Electing MPs who will keep their promises on electoral reform!
Following Justin Trudeau’s broken promise on electoral reform, Canadians who support proportional representation are more committed than ever to making every vote count!
In 2015, a strong majority of Canadians voted for parties that promised to make every vote count. More Canadians than ever are aware that our electoral system need to change. 39% of the vote should not equal 100% of the power.
The groundwork has been laid to deliver on this important promise – now it’s up to us to help make it happen.
In February, 2018, the federal NDP passed a resolution at their convention committing them to make proportional representation a condition of supporting any minority government.
Fair Vote Canada supporters have endorsed a 2019 strategic plan including the following objectives and strategies:
- A minority government as the path to achieve proportional representation.
- Electing enough MPs committed to implementing proportional representation or making proportional representation a condition of support for a minority government.
- Focus on explicitly endorsing one or more candidates in each riding – looking at a realistic best case scenario on a riding by riding basis
- Endorsing candidates based not on their words, but on their party’s position foremost, and on their personal ACTIONS between 2015 and 2019. If they are an incumbent MP, did they speak up for PR after they were elected? Did they vote for or against the ERRE report, or choose to be absent?
- Focus on target ridings and form on-the-ground teams where there is a good chance of replacing an MP who is not supportive of PR with one who is.
- Use every opportunity to continue to raise awareness among Canadians – by grassroots work in communities, with allies, and on social media.
The NDP and Greens promised to implement proportional representation. The Liberals promised to end first-past-the-post, listen to expert advice and follow evidence-based policy on electoral reform, and to “make every vote count.”
Between June and December 2016, an all-party committee on electoral reform (ERRE) held meetings in Ottawa and in 19 locations across Canada, hearing from hundreds of experts from Canada and around the world and thousands of citizens, in person and online. MPs also held town halls, Minister of Democratic Institutions Maryam Monsef held a cross-country tour, and citizens held community forums.
Results and Outcome of the ERRE
The results of consultations showed that 88% of the expert witnesses and 87% of the citizens who testified recommended Canada adopt a system of proportional representation. This was consistent with 13 previous commissions, assemblies or committees recommending PR. Read Fair Vote Canada’s submission to the ERRE here.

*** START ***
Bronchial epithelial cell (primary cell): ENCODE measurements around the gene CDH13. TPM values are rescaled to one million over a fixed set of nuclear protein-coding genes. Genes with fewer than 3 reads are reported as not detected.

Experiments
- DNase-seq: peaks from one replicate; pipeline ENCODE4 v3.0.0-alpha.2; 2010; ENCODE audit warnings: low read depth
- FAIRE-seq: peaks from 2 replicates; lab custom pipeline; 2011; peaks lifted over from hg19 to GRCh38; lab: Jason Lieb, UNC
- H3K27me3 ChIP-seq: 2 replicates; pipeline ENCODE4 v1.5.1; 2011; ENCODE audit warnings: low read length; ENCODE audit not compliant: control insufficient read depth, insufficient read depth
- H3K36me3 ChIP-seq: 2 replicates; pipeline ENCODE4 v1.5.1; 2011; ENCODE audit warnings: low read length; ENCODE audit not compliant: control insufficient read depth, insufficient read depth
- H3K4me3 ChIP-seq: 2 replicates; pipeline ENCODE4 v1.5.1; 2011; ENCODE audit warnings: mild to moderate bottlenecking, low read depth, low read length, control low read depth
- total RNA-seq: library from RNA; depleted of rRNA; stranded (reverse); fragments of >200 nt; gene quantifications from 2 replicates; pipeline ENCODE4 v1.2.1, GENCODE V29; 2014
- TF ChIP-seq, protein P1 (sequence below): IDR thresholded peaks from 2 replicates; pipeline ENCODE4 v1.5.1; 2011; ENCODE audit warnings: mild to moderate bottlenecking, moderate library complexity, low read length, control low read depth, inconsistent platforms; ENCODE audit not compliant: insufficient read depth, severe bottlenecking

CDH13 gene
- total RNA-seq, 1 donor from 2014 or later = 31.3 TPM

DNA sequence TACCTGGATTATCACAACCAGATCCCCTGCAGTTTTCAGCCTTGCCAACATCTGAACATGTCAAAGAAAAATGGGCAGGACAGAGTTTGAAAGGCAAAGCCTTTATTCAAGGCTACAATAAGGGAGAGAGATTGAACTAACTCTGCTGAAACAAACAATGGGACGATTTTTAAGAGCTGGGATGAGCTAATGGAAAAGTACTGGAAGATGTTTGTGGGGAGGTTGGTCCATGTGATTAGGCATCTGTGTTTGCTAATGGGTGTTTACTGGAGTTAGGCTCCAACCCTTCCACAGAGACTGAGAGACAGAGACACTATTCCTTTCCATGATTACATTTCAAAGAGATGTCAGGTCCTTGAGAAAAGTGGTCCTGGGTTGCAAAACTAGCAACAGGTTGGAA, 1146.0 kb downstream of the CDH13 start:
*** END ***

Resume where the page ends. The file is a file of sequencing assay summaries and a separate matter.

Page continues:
Finding no willingness from the Liberal members on the ERRE to keep their own promise, the NDP and Green Party members, in an effort to find a majority consensus in the committee’s report that would allow this important promise to move ahead, joined with the Conservatives in recommending a referendum on proportional representation. Most of the experts who testified to the ERRE did not support a referendum.
Unfortunately, the day the ERRE’s report was released, the 5 Liberal members held a separate press conference, recommending that the Liberal Party break its own promise to Canadians. Two days later Justin Trudeau reassured Canadians that he was still on track to keep this promise.
On February 1, 2017, new Minister of Democratic Institutions Karina Gould informed the press that changing Canada’s electoral system would not be in her mandate. Justin Trudeau stated shortly after, “It was my choice to make”. Nation-wide protests followed.
In May 2017, the NDP, following a Keep the Promise national tour on electoral reform, put the report of the ERRE to a vote in the House of Commons. The vote was a final effort to give MPs themselves a chance to speak up and re-open the conversation.
Over the past 15 years, Canadians have repeatedly told pollsters that they support proportional representation. In advance of the vote on the ERRE’s report, Fair Vote Canada commissioned the largest poll ever of Canadians -a sample of over 15,000 people in 20 Liberal ridings – showing a strong majority of constituents wanted the Liberals to keep their promise and wanted their own MP to help make it happen.
Unfortunately, every Liberal MP present except two – Nathaniel Erskine Smith and Sean Casey – voted no. All NDP, Green and Conservative MPs present vote yes. Because the Liberals have a majority of the seats, this effectively killed the promise to end first-past-the-post and make every vote count in time for 2019.
In June, 2017, Justin Trudeau admitted that – despite his own campaign promises and reassurances to the contrary – he had always opposed any form of proportional representation and was only ever willing to consider what he calls “preferential ballot” (properly called Alternative Vote). Although ranked ballots can be used within proportional systems, Alternative Vote is a majoritarian (winner-take-all) system supported by only 4% of experts who testified to the ERRE. Expert testimony and simulations showed Alternative Vote would produce results in Canada even more distorted than first-past-the-post and would have given the Liberal Party an even bigger false majority in 2015.